The artist’s recent work examines how we project identity through personality tests, horoscopes, or the objects with which we choose to surround ourselves. These identifying constellations could not possibly represent someone’s full identity, yet people believe they reveal something deeply personal, connecting ourselves to others who might identify with the same qualities. For their two sculptures in this exhibition, Dwyer was influenced by a personality test in which one selects a noun — a cube, a horse, a ladder, a storm, and a flower — and describes the characteristics of that word or object as it relates to that individual. Dwyer sculpted a cube and a horse from clay, then draped each with woven pieces of cloth coated in slip — a liquid mixture of clay and water — and fired them together in a kiln. This process, which the artist refers to as cremation, burns away the weaving, yet the ceramic retains the shape of the draped cloth — a gesture that commemorates the moment in which the forms were created. For Dwyer, these are self-portraits from two perspectives. The cube represents the self and reality, while the horse represents the other, the performance of the self, and desire.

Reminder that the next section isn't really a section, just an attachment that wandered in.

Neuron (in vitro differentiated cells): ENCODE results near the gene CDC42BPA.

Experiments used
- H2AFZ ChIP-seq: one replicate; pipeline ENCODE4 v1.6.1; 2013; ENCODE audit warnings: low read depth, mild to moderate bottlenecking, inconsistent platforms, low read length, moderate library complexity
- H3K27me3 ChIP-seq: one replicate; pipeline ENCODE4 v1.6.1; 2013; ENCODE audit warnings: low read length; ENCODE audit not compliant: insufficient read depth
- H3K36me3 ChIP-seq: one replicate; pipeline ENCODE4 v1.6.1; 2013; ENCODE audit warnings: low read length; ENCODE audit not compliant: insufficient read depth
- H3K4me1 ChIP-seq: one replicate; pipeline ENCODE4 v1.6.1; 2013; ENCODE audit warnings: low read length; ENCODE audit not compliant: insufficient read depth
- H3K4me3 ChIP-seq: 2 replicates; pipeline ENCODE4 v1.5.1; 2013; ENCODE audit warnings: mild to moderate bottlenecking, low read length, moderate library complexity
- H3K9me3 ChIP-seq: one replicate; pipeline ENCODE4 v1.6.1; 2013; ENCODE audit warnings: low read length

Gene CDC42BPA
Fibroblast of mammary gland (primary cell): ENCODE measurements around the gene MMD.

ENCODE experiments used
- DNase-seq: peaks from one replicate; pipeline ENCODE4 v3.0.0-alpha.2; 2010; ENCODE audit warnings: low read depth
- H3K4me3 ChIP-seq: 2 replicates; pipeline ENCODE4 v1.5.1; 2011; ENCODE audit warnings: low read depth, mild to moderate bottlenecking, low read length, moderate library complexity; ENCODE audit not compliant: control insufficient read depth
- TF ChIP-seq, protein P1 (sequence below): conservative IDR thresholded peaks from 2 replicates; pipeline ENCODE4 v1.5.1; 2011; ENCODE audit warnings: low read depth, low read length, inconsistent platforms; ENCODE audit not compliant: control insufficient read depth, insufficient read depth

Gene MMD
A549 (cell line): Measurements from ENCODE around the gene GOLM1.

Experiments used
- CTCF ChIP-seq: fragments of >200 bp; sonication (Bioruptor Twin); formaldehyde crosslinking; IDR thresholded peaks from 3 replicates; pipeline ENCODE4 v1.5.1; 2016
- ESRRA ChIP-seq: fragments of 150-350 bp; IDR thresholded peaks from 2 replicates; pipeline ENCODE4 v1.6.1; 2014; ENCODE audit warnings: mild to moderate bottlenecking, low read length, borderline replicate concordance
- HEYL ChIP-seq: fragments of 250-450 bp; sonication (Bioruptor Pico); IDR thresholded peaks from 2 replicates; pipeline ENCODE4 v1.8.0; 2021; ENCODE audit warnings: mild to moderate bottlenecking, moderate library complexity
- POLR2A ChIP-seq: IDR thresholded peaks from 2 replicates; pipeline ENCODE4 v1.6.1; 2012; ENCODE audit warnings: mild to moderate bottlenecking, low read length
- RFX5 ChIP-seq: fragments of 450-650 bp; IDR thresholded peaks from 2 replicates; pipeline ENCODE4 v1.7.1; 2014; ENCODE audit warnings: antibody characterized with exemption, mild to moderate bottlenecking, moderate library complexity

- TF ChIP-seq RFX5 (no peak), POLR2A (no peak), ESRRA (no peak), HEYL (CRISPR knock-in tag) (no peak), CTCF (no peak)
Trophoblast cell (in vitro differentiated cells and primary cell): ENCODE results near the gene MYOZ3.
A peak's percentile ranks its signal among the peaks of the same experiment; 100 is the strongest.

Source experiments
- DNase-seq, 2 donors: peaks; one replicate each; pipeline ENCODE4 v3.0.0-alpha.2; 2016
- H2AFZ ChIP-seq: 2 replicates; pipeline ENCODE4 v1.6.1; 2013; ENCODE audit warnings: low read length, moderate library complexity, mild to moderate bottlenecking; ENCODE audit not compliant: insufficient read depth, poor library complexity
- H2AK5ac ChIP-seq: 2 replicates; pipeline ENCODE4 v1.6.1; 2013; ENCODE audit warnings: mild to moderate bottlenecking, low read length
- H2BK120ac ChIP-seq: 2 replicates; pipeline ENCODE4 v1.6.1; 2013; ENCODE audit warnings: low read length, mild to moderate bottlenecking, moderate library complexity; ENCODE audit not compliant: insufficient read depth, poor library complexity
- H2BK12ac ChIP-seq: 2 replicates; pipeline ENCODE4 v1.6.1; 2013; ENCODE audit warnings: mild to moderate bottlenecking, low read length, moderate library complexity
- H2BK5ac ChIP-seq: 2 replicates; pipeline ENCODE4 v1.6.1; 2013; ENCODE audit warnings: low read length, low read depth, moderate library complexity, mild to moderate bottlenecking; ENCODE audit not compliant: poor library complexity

Heesoo Kwon is interested in creating alternate forms of belonging that are grounded in feminism. During her time at UC Berkeley, she initiated Leymusoom, a collective that she advertised as a feminist religion. Leymusoom encompasses its community, active practitioners, and each practitioner’s autonomous religion. The movement defines and looks for feminisms rooted in one’s personal history. For those in Leymusoom, the acts of joining, practicing, and being Leymusoom entail converting to feminism from patriarchy, and creating and practicing personal and communal feminist rituals. With six sincere practitioners, Leymusoom set out to define each member’s feminisms by exploring questions related to sexuality and gender from their diverse backgrounds. Together, they envision a feminist utopia free from the ties of patriarchy.